Book Review: The Last Garden

Title: The Last Garden

Written by: Rachel Ip

Illustrated by: Anneli Bray

Published by: Hodder Children’s Books

The Last Garden by Rachel Ip and Anneli Bray

The Last Garden is a thoughtful, tender story of hope, touching on issues of conflict and migration. Inspired by war gardens around the world and throughout history, it is based on true events in Syria but is poignant to all wars, such as the current conflict in Ukraine. I particularly like the fact, Zara’s story is told from a child’s point of view, which gives this unique picture book  a deeper sense of reality of what children have to cope with during times of war.

The children can no longer play in the playgrounds due to the devastation the city has suffered. Instead they spend their days helping Zara tend to the last flourishing garden, watering the plants and picking fruit from the trees. The garden is a haven that offers a welcome distraction from the horrors of war.

Anneli Bray’s full-colour spreads that bleed to the edges of the pages, portray the joy of the children looking after the garden in sharp contrast to the dark and gloomy illustrations of the war escalating on the other side of the garden wall. They complement Rachel’s text perfectly, contributing to the theme of hope and faith things will improve.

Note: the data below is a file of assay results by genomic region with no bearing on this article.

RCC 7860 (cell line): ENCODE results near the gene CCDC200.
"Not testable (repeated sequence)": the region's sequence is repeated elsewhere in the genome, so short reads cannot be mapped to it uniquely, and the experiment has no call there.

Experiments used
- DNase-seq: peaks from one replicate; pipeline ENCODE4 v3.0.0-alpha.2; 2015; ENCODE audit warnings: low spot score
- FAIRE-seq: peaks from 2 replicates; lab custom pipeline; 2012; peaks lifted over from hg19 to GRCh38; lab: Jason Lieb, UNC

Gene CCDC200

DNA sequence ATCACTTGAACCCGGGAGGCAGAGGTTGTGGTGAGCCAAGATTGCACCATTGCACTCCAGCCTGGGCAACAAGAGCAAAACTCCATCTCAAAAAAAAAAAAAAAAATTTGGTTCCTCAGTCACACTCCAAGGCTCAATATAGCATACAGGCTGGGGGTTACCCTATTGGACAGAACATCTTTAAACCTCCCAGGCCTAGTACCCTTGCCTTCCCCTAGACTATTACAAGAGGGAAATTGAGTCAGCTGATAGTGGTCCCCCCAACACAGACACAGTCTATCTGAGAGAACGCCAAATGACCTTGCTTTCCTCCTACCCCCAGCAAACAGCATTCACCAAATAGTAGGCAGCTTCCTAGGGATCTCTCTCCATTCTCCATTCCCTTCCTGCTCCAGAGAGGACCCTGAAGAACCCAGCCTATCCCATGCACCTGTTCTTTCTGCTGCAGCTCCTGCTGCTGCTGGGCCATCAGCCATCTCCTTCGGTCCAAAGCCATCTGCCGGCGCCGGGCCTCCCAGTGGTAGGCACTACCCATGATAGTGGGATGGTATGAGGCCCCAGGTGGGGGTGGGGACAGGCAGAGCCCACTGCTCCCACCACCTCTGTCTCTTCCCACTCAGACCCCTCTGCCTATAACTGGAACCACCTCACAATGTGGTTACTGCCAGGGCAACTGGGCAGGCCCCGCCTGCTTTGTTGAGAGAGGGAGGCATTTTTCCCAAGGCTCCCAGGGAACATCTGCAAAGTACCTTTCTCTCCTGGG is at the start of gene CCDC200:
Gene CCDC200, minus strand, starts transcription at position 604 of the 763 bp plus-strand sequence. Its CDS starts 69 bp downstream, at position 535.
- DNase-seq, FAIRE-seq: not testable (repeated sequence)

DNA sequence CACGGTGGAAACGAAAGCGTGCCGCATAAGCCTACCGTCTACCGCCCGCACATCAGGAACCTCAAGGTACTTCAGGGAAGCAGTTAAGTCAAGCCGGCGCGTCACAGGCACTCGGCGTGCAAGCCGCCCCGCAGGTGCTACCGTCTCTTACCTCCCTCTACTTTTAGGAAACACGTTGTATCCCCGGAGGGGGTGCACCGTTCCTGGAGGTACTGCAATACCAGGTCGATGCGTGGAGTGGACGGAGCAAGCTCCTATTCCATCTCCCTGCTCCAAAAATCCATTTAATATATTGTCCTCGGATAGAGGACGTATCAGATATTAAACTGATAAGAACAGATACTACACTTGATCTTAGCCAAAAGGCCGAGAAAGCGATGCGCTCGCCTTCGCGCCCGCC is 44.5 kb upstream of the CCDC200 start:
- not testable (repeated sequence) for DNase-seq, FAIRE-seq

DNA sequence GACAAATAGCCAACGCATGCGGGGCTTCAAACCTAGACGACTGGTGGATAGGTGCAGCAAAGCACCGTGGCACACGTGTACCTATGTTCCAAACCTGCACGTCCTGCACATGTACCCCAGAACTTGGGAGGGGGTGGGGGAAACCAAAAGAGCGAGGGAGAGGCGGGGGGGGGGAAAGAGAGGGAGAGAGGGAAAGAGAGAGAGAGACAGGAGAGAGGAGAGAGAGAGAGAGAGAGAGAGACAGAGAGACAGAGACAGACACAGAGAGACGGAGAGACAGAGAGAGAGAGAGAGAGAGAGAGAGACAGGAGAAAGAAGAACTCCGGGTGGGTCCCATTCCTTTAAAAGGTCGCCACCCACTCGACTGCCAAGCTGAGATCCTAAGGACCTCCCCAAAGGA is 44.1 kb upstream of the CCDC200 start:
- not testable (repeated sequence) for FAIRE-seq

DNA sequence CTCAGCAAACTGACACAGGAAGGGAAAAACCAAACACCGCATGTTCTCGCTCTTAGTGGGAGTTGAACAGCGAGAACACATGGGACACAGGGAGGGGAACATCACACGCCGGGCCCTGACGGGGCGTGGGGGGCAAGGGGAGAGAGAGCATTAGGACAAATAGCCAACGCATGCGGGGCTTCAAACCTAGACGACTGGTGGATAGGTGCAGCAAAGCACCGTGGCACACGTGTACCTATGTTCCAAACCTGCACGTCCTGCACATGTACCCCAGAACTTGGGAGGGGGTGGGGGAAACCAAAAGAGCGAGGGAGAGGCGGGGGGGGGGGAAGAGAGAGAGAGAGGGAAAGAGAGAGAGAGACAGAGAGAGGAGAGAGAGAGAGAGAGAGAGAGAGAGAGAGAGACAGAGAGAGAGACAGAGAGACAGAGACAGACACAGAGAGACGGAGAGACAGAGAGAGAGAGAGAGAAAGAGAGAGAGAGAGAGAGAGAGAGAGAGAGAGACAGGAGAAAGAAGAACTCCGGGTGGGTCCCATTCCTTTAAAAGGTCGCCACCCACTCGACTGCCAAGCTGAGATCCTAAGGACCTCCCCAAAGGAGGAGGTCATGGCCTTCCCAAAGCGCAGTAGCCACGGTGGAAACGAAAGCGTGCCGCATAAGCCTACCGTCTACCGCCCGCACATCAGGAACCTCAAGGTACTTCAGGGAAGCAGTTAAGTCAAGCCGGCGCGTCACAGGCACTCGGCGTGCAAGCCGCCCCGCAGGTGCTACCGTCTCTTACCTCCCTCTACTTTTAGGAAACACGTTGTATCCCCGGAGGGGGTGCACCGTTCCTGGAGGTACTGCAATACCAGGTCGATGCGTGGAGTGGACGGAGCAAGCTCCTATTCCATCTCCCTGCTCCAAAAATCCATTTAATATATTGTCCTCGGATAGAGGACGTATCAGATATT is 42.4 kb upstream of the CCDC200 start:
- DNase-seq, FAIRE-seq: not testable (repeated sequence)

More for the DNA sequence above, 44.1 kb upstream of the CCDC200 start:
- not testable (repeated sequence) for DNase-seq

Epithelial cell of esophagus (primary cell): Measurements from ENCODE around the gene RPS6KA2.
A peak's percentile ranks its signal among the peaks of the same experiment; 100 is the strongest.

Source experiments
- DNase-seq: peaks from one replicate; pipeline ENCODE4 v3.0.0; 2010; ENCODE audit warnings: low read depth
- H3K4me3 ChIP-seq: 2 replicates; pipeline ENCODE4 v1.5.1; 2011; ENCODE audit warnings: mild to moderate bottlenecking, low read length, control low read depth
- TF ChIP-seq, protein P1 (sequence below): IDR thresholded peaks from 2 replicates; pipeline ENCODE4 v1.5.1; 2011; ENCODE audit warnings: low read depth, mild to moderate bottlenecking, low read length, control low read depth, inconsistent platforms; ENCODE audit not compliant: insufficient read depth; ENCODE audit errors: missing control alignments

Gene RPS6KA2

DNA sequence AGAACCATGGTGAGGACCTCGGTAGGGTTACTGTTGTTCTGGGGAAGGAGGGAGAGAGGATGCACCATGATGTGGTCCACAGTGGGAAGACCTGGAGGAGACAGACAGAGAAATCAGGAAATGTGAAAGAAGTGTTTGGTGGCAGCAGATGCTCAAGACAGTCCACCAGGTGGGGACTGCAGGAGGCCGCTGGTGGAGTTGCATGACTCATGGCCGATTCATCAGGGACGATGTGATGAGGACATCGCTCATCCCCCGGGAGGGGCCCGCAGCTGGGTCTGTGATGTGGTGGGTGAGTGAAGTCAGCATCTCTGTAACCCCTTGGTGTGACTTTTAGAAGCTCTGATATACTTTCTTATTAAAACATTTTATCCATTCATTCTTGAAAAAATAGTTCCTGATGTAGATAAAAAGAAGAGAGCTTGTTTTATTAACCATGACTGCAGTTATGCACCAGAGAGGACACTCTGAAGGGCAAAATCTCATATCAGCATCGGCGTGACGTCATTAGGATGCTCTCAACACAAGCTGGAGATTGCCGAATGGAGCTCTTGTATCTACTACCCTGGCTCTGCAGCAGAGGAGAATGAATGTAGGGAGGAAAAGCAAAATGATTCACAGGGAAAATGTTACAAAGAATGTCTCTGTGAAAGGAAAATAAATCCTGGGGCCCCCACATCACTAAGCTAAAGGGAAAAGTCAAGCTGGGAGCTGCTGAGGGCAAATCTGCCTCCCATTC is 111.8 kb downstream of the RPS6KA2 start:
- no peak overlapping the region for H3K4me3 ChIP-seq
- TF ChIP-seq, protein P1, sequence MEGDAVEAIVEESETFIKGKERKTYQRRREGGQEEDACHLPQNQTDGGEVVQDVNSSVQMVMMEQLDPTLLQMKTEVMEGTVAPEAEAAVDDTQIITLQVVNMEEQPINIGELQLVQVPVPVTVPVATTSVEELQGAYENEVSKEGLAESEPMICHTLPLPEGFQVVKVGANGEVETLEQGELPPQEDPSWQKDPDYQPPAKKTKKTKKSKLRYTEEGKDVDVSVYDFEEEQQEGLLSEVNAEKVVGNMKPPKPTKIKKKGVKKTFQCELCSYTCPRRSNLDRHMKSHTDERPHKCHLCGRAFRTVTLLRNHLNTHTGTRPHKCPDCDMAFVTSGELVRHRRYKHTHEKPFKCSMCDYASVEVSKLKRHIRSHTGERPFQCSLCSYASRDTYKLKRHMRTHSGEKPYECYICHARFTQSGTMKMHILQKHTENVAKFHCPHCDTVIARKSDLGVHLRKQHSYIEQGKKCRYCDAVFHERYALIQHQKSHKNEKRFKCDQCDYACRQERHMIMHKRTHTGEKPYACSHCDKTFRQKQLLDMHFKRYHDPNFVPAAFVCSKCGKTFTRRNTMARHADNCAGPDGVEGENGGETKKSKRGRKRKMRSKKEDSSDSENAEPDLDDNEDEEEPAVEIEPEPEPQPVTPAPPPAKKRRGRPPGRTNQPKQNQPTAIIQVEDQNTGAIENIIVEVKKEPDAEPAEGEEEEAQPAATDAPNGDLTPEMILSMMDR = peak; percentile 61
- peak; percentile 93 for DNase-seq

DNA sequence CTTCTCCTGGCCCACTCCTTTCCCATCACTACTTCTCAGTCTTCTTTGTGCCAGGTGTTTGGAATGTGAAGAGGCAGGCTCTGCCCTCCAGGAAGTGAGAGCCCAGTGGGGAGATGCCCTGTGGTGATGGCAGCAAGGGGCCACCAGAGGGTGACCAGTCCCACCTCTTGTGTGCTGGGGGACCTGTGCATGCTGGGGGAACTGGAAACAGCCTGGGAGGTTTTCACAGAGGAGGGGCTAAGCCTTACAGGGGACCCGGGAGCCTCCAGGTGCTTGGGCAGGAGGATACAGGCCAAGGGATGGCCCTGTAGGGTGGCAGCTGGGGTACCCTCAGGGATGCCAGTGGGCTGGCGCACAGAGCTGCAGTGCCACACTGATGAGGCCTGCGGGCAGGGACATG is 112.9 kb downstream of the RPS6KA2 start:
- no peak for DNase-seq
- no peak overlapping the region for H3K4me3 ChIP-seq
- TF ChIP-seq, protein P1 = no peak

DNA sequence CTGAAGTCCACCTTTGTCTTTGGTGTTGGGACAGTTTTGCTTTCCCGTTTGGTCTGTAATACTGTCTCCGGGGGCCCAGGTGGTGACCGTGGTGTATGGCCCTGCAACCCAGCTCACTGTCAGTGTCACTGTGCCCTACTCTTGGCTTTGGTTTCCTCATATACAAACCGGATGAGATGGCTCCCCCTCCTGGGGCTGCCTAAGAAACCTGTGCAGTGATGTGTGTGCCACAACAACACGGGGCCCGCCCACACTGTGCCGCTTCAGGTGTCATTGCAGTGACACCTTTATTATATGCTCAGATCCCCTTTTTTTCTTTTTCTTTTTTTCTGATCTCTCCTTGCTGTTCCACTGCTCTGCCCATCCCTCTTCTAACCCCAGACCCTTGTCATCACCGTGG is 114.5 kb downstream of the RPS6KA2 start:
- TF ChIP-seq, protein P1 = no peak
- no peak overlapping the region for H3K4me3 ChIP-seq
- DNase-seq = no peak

When everyone is forced to evacuate the war-torn city, Zara locks the garden gate creating a feeling of loss and helplessness. The all is lost moment for all the children in the city. But soon seeds from the garden scatter and grow. Behind the garden wall life continues so when the children are finally able to return, the garden is full of thriving plants and colour, reflecting the work they must do to rebuild their city and make it too bloom again.

Rachel Ip handles the issues of war with sensitivity and respect. The lyrical nature of the text is great for reading aloud. This beautiful picture book should be readily available on children’s bookshelves both at home and in school. I believe The Last Garden should be highly recommended, essential reading for all Key Stage One and Key Stage Two children. It can be used to stimulate discussion and empathy for refugees and will also help to encourage all children and adults alike to think about what is happening around the world to people just like them.

You can buy copies of The Last Garden by Rachel Ip and Anneli Bray from your local bookshop, or online at, an organisation with a mission to financially support local, independent bookshops.

1 thought on “Book Review: The Last Garden

  1. Pingback: An Interview with… Rachel Ip | Much To Do About Writing

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